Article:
Président de la Commission de l’Union Africaine (depuis le 1er. février 2008)
Farmers in sub-Saharan Africa have traditionally cleared land, grown a few crops, and then moved on to clear more land, leaving the land fallow to regain its fertility. But population pressure now forces farmers to grow crop after crop, mining the soil of nutrients while giving nothing back.
Fertilizer use in Africa is less than 10% of that in Asia and South America and the food and poverty situation in Africa is worsening.
A strategy to make vital plant nutrients available to African farmers will be developed at the Africa Fertilizer Summit, to be held from 9-13 June 2006 in Abuja, Nigeria.
The Summit is being convened by NEPAD, with strong backing from the Rockefeller Foundation and other donors, and the International Fertilizer Development Centre (IFDC) will be the implementing agency.
Nigeria will host the Summit, which will be chaired by President Olusegun Obasanjo, Chair of the NEPAD Heads of State and Government Implementation Committee.
It will bring together African heads of state, ministers, and presidents ; international donor organisations ; private-sector firms ; farmers’ organisations ; and senior policy makers.
Delegates will work to build consensus around the key issues surrounding fertilizer use in Africa, and agree on bold actions to facilitate the access of millions of poor farmers to mineral fertilizers and other complementary inputs.
The Summit’s ultimate objective is to accelerate the access of poor farmers to fertilizer and complementary inputs, to raise farm production and achieve food security.
Other objectives are to :
Affirm the critical importance of fertilizer and complementary inputs for the rapid, sustainable, and pro-poor growth in agricultural productivity in Africa.
Review the use of fertilizer in African agriculture and identify the main constraints that poor farmers face in accessing fertilizer. Farmers will share personal perspectives on these issues.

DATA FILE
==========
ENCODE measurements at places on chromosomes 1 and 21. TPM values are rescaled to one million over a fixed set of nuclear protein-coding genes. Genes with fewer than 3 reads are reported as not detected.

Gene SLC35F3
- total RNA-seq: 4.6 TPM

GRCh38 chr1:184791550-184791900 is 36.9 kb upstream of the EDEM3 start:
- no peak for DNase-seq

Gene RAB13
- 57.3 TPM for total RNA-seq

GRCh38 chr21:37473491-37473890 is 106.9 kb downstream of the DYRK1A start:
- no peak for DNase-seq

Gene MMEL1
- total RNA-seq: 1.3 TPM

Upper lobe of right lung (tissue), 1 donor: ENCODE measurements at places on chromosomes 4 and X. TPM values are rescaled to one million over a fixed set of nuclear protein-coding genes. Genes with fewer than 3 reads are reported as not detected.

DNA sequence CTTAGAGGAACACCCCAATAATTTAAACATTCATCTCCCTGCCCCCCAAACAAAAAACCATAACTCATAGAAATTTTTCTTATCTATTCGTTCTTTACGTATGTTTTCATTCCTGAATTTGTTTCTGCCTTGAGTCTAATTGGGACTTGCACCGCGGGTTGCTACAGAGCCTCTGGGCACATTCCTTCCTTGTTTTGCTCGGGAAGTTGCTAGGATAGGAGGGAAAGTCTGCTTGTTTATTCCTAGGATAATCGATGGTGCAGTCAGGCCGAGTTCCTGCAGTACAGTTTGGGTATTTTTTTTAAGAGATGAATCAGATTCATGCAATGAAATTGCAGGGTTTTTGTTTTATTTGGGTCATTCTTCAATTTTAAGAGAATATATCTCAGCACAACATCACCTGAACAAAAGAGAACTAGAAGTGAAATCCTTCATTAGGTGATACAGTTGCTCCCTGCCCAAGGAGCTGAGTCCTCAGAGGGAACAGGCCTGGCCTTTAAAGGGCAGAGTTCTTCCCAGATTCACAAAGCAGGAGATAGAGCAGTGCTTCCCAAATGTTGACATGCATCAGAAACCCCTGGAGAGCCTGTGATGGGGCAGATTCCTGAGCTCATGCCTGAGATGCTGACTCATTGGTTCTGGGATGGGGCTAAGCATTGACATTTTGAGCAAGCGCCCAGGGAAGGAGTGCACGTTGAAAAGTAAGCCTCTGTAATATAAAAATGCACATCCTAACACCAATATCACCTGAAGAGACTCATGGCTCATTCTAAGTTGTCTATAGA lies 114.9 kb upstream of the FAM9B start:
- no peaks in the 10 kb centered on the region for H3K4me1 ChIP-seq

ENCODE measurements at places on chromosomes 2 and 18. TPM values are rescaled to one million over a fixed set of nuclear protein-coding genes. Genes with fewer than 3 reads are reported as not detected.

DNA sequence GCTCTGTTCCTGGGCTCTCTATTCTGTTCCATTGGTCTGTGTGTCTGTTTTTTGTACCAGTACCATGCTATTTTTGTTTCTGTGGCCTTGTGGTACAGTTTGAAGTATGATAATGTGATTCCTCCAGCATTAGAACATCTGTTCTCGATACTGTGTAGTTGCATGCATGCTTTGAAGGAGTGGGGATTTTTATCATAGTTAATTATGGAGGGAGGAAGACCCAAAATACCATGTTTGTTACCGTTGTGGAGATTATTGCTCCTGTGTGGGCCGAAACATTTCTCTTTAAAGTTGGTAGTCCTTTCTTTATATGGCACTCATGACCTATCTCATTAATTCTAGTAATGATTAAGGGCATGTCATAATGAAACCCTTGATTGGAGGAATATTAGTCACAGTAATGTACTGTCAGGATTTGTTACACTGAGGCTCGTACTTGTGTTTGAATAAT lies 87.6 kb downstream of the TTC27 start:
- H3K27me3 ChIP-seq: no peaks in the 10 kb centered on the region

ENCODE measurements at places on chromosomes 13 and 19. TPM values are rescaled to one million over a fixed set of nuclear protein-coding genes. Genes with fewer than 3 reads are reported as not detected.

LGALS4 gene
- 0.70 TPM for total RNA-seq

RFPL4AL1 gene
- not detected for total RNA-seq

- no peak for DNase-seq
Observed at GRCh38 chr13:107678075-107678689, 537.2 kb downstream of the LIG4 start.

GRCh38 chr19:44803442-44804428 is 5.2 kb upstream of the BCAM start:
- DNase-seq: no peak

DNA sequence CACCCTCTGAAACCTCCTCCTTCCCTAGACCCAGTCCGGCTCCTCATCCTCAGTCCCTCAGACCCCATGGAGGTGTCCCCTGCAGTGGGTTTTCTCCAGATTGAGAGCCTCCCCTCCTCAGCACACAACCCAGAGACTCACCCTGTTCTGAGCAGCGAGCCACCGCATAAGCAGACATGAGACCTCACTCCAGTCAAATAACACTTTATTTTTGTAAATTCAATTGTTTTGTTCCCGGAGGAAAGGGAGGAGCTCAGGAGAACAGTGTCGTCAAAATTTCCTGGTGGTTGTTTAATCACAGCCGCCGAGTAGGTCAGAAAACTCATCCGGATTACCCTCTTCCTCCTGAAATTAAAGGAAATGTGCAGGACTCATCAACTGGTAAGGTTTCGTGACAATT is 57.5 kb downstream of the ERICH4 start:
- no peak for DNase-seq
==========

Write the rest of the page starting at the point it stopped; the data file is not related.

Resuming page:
Assess innovative approaches to build infrastructure for markets that supply agricultural inputs to the rural poor.
The Summit offers African leaders an opportunity to raise international awareness of the plight of African farmers, and of the potential of fertilizers to improve their conditions.
This can be pursued through creating enabling environments for actionable programs to establish fertilizer markets, led by the private sector, to ensure food security and economic growth.
The challenge that now faces African policymakers is to improve the functioning of rural markets and lower the transaction costs that the rural poor face in accessing agricultural inputs, including fertilizer. Policies that concentrate on economic development should also be pro-poor, to ensure market participation by resource-poor farmers.
Some frequently asked questions about fertilizers What are fertilizers ?
Think of fertilizers as plant food. Fertilizers are combinations of the nutrients that plants must have to grow, in a form they can use. The main nutrients in fertilizers are three essential elements : nitrogen, phosphorus, and potassium. About 20 secondary or “trace” minerals such as copper, iron, manganese, zinc, and boron are also necessary for normal plant growth. People require the same nutrients.
These plant nutrients can be supplied by organic fertilizers, such as plant residues or livestock manure, or mineral fertilizers, which are chemically processed to meet crop needs.